Two-week Neuroimaging Course enlightens scientists and sparks collaboration
From February 03 – 15, The Max Planck Florida Institute for Neuroscience (MPFI) hosted the fifth advanced Neuroimaging Course. The laboratory-oriented program gives pre-doctoral students, postdoctoral students, and early-career intense and comprehensive training on the principles of modern imaging and the cutting-edge applications used to study the brain.
The two-week course included special lectures, collaborative discussions with distinguished scientists, and hands-on workshops highlighting novel neuroimaging techniques from leaders in the field, including Max Planck Society scientists, guest faculty, and lecturers. Catherine Dulac, Ph.D., Professor from Harvard University, and Vincent Pieribone, Ph.D. Professor from Yale University, gave exceptional lectures and led insightful discussions with the participants. The 2020 course was particularly unique because it featured Mackenzie Mathis, Ph.D., a former student of the 2016 Imaging Course, and now an assistant professor at Harvard University, as one of the special lecturers.
“The Neuroimaging course at MPFI provides talented neuroscientists with the knowledge and skills necessary to fast track results and discoveries across brain related research”, described Ryohei Yasuda, Ph.D., Scientific Director at MPFI. “The course also offers the perfect settings to spark scientific collaborations.”
A recent collaborative publication between the Yasuda Lab and the Max Planck Institute of Psychiatry’s Attardo Lab included results obtained during the 2018 Neuroimaging Course. This study, published in the JoVe – Journal of Visualized Experiments, described the technical details for multiphoton imaging in a region of the brain that is responsible for memory formation. One of the highlights of this study is the use of 3-photon imaging for deeper multiphoton imaging in living animals. The multiphoton microscopy is the reference method for both deep and live fluorescence imaging of biological tissues and together with the rapid progress in genetically engineered probes, it is a central tool in fields such as neuroscience, developmental biology, immunology, and others.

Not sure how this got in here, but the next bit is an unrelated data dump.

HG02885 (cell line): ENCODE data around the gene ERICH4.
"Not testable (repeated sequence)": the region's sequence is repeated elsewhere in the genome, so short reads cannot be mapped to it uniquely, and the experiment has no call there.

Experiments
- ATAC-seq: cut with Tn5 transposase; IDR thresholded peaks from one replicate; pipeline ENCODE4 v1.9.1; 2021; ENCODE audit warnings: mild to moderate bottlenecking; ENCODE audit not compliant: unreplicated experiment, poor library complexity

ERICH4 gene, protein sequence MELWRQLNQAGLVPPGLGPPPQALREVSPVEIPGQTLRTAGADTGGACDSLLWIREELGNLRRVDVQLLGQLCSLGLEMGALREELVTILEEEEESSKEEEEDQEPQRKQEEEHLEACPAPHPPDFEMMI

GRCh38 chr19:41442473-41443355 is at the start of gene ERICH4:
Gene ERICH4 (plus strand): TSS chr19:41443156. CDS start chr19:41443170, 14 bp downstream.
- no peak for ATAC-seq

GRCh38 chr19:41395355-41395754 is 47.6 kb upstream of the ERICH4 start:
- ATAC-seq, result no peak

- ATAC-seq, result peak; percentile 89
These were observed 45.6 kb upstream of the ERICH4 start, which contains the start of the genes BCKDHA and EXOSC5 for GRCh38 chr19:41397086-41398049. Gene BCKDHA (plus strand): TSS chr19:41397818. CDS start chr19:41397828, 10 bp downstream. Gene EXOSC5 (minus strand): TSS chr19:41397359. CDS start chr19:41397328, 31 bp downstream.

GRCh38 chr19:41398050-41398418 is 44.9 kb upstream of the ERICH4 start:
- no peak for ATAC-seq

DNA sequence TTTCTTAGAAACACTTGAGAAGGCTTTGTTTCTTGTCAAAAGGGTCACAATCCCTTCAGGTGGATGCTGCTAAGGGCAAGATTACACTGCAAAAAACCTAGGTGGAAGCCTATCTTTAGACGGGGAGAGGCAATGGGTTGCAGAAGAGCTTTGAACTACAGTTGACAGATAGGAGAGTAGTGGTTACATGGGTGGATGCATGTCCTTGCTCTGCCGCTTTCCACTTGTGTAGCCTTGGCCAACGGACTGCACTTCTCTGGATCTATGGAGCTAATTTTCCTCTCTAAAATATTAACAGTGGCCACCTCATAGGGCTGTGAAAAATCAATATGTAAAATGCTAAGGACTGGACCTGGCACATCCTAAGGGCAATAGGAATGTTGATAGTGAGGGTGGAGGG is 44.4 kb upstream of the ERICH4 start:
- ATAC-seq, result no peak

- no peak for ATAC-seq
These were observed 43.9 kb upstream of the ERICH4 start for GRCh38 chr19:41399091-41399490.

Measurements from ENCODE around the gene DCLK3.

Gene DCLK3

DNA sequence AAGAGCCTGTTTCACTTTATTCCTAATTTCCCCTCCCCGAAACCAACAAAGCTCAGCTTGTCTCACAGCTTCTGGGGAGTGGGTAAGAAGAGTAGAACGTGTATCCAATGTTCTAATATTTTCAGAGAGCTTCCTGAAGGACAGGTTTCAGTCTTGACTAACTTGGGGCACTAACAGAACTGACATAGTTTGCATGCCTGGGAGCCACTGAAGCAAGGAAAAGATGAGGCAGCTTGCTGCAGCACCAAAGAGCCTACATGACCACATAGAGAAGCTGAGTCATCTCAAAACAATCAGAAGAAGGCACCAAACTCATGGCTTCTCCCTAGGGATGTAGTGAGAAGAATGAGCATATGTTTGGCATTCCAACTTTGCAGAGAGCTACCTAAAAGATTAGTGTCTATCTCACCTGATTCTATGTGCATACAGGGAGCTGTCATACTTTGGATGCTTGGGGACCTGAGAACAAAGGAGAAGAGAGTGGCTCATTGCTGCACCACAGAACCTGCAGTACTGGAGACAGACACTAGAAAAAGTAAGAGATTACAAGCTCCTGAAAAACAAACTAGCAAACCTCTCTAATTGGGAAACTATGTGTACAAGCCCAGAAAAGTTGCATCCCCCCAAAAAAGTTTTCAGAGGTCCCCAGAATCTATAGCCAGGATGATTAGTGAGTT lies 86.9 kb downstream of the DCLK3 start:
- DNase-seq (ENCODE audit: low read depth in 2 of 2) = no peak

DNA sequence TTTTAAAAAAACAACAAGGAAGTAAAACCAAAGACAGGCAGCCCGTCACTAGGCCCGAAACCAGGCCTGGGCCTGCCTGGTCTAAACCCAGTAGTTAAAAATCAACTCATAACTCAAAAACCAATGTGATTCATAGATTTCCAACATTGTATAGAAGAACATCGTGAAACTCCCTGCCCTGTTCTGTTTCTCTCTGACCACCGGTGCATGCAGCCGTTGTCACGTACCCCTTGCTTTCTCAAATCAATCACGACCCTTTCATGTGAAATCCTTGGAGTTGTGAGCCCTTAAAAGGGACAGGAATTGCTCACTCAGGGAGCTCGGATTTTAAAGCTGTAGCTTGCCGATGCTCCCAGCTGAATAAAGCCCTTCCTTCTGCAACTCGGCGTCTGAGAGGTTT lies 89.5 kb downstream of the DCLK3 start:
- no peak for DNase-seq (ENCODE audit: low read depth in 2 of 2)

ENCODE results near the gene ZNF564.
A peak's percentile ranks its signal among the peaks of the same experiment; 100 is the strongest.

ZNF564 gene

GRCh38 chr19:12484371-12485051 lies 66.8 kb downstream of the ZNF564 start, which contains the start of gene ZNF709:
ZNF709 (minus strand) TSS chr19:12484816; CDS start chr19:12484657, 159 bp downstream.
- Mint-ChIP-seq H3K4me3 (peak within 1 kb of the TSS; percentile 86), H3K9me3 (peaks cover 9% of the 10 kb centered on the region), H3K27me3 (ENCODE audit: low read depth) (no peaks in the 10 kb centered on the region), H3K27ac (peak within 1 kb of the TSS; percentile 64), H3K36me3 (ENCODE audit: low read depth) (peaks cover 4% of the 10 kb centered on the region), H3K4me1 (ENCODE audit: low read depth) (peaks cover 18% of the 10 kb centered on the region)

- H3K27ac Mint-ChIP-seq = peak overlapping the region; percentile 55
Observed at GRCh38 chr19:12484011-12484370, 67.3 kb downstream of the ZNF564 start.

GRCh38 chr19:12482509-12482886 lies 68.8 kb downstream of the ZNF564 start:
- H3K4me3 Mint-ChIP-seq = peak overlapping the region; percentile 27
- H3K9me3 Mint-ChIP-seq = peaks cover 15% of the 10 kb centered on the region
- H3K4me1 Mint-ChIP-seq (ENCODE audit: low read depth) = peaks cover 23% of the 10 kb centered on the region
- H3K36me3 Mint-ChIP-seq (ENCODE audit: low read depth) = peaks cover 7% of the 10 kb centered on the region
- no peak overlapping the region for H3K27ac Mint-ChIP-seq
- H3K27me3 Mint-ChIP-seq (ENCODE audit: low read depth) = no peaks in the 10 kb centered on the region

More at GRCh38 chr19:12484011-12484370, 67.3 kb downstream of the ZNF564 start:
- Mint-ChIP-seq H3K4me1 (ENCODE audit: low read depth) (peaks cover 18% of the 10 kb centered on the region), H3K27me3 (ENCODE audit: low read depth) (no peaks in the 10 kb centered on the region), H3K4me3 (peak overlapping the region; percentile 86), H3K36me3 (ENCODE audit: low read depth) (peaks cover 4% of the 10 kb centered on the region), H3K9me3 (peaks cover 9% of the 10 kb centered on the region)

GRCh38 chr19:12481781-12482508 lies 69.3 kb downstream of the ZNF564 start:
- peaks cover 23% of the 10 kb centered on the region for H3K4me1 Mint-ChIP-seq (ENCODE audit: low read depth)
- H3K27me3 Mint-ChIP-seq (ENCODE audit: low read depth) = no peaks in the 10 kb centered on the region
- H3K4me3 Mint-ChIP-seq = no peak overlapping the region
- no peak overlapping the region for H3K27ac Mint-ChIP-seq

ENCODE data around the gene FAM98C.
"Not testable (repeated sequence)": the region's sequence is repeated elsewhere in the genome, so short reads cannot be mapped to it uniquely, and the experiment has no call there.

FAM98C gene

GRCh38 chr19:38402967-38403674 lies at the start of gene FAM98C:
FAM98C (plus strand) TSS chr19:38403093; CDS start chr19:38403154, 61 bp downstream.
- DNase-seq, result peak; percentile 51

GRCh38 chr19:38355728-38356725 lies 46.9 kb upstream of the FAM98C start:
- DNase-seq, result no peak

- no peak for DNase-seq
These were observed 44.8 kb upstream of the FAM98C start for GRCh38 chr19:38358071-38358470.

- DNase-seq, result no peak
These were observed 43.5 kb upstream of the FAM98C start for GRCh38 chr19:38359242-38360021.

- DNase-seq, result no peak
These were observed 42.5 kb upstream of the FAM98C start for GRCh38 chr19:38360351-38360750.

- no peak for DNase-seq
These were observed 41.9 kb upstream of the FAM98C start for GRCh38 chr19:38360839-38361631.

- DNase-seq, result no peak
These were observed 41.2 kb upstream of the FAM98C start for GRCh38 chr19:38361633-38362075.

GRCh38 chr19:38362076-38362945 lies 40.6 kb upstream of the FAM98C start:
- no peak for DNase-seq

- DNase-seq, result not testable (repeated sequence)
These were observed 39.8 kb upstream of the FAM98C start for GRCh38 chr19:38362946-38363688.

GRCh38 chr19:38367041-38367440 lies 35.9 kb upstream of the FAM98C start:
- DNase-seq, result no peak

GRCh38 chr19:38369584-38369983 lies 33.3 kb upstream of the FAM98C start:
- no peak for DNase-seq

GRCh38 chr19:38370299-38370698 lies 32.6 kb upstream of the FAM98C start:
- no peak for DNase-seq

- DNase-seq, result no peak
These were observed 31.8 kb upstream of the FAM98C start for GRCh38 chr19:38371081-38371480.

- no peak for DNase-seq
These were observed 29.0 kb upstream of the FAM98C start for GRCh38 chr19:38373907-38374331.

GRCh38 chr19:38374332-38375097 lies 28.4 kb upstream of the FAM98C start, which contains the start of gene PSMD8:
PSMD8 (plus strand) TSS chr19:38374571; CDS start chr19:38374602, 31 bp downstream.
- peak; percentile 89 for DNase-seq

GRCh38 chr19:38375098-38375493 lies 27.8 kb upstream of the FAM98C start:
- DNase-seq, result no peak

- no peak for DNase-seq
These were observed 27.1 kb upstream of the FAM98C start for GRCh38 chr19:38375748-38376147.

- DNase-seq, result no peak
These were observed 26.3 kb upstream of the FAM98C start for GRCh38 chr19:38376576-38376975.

Cutting-edge imaging topics covered in the 2020 Course included multiphoton photostimulation using holography activation, a technique that allows the imaging of neuronal populations in living animals, and the miniature microscope that evaluates how the brain of a mouse functions during a given task.
The fifth annual advanced neuroimaging course was made possible thanks to the generosity of our corporate partners, Inscopix, Thorlabs and Spectra Physics, with the additional support from Bitplane and Hamamatsu.